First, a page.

We pick up where Tony Bingham left off, discussing Sir John Dyson's decision in the Halsey vs Milton Keynes NHS Trust case and asking where it leaves mediation
>>Philip Naughton joined the chat Philip Naughton Hi, Chloë, I will wait patiently.

>>Mark Roe joined the chat Mark Roe Well, patience is probably a good quality in a mediator.

Philip Everything can be overdone.

>>Nick Henchie joined the chat Nick Henchie Ready to rumble? Chloë McCulloch Just waiting for Simon.

>>Simon Lewis joined the chat Simon Lewis Here I am. Afternoon everyone.

Chloë Okay, we are all here to discuss mediation. Simon, it was your article (13 February, page 50) that questioned the wisdom of the courts ordering parties to mediate, that sparked a debate about the limits of this form of dispute resolution. I know Nick has expressed his reservations about it (19 March, page 64), Mark's recent article defended it (21 May, page 58) and Philip, as a mediator, I assume you are also a supporter. Simon, perhaps you could start by adding to your argument in the light of last week's judgment by Sir John Dyson in the Halsey vs Milton Keynes General NHS Trust case.

Simon While I think that generally mediation should be actively encouraged whenever possible, I was concerned that the courts were heading towards forcing people to mediate. I don't think that will work. It seems to me that Halsey broadly supports that view, and it is a welcome clarification of the position.

Philip With apologies for starting on a note of harmony, I agree. Indeed some of you will remember my talking to the Society of Construction Law lunch last year warning that court reference of cases to compulsory medieation was a step too far. But the Court of Appeal has preserved the commercial court practice direction route, which is important.

Nick I am afraid that I also have to agree on this occasion. Also the guidelines for when adverse cost orders will be made against those who refuse to mediate are welcome. Hitherto my feeling has been that some disputes were being mediated simply because of the fear of an adverse costs order if one did not.

Mark Boring, I know, but I agree too. The court has, however, made it very clear that it is the responsibility of those advising the parties now to routinely consider with their clients whether their disputes are suitable for alternative dispute resolution. So, never mind whether the court will impose a sanction for refusing to mediate, it is a sensible thing to do (in the vast majority of cases) and the court has indicated its firm support for ADR.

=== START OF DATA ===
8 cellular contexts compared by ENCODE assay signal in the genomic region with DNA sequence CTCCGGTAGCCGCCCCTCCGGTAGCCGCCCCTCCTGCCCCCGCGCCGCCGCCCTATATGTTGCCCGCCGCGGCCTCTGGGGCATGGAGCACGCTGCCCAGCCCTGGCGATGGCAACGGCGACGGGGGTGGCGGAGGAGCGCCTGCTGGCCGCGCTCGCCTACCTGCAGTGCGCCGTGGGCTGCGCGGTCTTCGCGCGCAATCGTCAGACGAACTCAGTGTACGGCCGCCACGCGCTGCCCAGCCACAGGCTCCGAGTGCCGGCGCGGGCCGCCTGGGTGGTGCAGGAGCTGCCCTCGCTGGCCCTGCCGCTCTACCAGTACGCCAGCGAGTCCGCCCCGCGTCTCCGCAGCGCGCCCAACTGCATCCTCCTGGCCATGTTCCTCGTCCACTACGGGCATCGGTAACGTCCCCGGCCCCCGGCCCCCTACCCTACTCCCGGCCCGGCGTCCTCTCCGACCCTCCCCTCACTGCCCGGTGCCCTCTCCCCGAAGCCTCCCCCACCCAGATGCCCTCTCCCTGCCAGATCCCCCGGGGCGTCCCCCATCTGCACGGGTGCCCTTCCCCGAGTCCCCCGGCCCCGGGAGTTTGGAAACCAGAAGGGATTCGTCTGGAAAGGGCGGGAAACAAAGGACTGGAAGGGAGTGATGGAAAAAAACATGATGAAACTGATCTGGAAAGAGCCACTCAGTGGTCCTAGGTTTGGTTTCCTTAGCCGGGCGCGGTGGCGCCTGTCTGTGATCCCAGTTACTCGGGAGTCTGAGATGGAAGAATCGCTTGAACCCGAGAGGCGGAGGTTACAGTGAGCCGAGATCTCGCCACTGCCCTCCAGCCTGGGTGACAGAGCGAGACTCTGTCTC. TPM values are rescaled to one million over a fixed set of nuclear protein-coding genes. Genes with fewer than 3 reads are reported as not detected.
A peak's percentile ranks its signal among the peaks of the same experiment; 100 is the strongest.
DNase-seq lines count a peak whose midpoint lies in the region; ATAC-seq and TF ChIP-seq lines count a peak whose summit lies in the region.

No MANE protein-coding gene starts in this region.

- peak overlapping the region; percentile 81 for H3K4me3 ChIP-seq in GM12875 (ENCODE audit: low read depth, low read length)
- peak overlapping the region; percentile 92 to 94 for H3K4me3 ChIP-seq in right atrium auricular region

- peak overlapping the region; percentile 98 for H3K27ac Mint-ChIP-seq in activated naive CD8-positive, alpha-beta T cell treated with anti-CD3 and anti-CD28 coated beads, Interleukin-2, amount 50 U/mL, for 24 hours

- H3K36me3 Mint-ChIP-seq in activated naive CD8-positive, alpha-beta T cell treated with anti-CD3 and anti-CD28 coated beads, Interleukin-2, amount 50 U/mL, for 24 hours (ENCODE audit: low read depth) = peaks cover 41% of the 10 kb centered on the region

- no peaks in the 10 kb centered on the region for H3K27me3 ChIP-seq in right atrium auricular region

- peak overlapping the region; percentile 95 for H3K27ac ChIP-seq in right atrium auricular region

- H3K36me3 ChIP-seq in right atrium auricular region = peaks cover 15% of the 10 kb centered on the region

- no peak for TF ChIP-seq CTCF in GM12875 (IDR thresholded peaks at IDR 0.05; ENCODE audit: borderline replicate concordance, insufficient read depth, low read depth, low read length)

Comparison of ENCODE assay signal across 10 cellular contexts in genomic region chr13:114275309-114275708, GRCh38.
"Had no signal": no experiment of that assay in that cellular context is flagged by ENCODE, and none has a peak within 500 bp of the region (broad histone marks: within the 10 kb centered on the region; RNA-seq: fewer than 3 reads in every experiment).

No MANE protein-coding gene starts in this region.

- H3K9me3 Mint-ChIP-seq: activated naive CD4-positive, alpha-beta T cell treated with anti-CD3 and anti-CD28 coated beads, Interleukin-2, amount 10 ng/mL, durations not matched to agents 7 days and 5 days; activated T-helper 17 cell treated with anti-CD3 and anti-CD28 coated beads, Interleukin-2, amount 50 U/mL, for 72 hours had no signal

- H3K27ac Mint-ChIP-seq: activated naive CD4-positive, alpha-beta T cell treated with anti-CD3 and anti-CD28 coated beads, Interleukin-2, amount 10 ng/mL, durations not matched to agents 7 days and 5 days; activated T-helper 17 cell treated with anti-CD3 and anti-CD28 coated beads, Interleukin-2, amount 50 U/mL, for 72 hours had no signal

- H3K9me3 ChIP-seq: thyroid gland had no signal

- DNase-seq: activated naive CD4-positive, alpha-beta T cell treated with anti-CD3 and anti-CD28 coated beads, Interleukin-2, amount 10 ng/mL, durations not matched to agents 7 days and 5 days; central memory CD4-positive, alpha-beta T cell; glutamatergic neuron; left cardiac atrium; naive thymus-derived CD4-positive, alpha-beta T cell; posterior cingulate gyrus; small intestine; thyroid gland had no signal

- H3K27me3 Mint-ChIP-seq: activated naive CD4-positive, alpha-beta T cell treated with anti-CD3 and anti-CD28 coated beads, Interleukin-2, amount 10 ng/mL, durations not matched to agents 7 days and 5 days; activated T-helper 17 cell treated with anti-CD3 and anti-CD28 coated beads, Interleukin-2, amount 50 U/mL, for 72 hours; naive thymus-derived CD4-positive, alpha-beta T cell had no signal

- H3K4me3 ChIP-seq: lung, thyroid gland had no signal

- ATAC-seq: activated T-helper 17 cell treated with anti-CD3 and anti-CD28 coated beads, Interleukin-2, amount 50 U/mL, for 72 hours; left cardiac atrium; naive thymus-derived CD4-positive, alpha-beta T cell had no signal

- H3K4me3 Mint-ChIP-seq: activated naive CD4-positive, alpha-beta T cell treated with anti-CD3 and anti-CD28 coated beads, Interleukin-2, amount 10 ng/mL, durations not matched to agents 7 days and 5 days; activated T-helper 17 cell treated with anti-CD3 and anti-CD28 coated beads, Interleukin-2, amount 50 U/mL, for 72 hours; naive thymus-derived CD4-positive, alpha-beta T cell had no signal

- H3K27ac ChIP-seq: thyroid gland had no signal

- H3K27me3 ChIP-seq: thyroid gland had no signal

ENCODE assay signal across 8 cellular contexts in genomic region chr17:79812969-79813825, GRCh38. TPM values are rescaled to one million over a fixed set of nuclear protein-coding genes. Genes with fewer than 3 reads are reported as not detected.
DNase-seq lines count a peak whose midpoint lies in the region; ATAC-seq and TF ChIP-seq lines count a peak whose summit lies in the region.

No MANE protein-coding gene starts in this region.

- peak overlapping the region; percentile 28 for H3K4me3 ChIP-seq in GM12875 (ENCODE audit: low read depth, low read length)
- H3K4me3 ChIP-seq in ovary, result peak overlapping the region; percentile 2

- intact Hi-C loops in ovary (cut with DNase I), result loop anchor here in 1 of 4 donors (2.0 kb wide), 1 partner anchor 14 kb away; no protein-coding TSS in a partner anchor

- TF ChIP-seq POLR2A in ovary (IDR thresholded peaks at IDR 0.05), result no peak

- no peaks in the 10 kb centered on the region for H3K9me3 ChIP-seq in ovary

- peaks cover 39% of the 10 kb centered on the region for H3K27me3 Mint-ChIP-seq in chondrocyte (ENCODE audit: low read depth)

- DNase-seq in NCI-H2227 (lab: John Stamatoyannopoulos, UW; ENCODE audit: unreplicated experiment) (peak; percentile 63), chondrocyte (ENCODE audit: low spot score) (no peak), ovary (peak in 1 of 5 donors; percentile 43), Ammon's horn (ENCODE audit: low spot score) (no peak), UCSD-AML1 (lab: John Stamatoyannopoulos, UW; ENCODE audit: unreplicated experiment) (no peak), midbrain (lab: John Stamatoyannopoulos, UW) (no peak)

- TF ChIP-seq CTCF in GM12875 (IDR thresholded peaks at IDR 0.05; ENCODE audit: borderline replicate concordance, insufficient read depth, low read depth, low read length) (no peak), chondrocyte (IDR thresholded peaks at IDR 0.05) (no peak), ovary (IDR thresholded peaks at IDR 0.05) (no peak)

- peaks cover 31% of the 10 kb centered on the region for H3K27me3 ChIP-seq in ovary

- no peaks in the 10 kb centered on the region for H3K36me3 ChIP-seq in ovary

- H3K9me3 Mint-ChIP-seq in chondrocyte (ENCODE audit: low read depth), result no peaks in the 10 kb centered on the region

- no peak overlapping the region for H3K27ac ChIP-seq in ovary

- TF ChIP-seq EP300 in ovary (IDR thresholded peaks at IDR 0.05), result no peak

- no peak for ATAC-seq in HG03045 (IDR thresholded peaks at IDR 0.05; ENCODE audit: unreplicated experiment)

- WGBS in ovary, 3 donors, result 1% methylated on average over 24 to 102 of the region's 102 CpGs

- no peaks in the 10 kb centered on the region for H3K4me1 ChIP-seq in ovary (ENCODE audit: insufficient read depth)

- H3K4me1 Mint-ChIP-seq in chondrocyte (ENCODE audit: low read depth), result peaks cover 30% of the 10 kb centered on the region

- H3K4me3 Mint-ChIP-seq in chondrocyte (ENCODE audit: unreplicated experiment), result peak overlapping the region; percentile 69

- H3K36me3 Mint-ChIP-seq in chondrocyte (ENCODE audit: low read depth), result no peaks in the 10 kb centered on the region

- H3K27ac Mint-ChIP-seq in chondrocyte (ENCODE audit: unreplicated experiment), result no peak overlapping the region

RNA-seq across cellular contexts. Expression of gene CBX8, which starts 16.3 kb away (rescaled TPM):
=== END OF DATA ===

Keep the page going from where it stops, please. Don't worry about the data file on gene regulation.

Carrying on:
Philip Once upon a time when I was working in the chemical industry, there was a drive to sell to the motor trade the use of plastics. Generally, however, the industry did not want to know. Why? Because the industry had nearly 100 years of experience of using steel and knew just what it would do whereas plastics were new – so the long-term performance of the material was unknown. Litigation is positively ancient. Mediation is new. It really is too early to say that mediation should take over from litigation. But for all that, it does work well. I do not know if anything else presently on the horizon will overtake it – are any of you aware of alternatives to mediation ADM? Sorry, ATM.

Simon I don't think mediation can ever entirely take over from litigation. There will always be cases where the parties require an answer rather than a compromise, as Halsey suggested. I suppose some of the more exotic ATMs may find favour in certain circumstances, such as mini-trials or the like. It seems to me to be a question of fitting the most appropriate dispute resolution mechanism to the type of contract or business relationship in question.

Mark It would be shortsighted to ignore the different sorts of mediation (facilitative vs evaluative) or other sorts of ADR (ATM, if you will) such as expert determination … and so on.

I too regard mediation as one (important, but nevertheless only one) mechanism available to the parties to assist in resolving their disputes. It is not a case of mediation or litigation/arbitration, but at what point and for which disputes should the various techniques be applied.

Nick I think it was me that started this debate and many people managed to misconstrue my comments. I wholeheartedly endorse mediation as one of the best ways of resolving disputes. I am a fan. However, and I am sure Philip will agree, the process is evolving ever so slowly into something different and becoming it seems with each passing day more and more akin to litigation. QCs are getting involved to present cases and the steps taken prior to the day of mediation often run for months and months and cost a fortune. This sort of process is not always suitable and may not even save costs in the long run. There is absolutely no doubt that mediation is also used as a tactical device by parties to delay and to muddy the issues. There are ATMs one of which is mediation as we knew it a few years ago.

Chloë So as mediation has become more complex it has become less effective?